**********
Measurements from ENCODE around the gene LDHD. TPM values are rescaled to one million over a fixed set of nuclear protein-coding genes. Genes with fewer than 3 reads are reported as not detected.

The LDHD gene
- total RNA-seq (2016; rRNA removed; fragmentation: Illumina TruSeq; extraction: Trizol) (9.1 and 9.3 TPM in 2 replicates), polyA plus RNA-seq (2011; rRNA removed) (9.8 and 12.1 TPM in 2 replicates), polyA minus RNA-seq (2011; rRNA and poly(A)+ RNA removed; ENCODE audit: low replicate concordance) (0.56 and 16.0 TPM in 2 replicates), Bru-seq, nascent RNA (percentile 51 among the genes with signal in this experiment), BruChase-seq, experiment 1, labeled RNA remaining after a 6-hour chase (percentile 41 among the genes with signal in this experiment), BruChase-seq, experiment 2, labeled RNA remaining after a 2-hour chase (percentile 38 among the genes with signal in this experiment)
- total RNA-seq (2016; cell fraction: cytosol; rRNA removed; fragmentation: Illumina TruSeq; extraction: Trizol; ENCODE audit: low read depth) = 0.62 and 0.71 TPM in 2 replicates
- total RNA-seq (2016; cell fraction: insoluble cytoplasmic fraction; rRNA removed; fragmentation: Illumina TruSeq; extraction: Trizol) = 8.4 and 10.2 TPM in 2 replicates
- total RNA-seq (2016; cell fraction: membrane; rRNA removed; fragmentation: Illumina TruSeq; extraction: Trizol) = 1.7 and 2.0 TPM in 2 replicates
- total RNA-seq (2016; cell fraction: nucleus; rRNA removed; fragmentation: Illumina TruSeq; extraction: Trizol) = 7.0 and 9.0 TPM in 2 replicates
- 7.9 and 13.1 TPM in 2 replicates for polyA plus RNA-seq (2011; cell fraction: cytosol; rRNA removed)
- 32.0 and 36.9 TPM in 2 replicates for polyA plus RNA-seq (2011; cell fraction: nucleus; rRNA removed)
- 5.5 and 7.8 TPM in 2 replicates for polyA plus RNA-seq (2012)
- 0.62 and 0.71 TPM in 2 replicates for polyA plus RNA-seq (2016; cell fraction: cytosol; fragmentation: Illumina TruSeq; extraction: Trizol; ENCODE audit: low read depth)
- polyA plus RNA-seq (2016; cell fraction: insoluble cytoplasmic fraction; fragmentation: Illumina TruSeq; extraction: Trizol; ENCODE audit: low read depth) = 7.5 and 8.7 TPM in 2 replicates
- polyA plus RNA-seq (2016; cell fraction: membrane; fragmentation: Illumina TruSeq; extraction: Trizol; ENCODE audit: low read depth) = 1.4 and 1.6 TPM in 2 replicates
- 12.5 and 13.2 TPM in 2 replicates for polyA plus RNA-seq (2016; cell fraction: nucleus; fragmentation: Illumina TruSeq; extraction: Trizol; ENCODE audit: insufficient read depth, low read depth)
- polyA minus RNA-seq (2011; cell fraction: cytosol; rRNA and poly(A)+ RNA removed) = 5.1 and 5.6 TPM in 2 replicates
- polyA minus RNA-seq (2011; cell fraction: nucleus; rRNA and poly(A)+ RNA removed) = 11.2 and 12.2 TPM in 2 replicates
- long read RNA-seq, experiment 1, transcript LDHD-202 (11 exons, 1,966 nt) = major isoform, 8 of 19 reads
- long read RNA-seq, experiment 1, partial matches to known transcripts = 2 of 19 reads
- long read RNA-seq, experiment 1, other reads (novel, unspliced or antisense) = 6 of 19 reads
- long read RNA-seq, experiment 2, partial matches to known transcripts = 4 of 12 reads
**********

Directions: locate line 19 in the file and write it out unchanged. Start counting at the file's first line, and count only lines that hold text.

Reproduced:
- long read RNA-seq, experiment 1, other reads (novel, unspliced or antisense) = 6 of 19 reads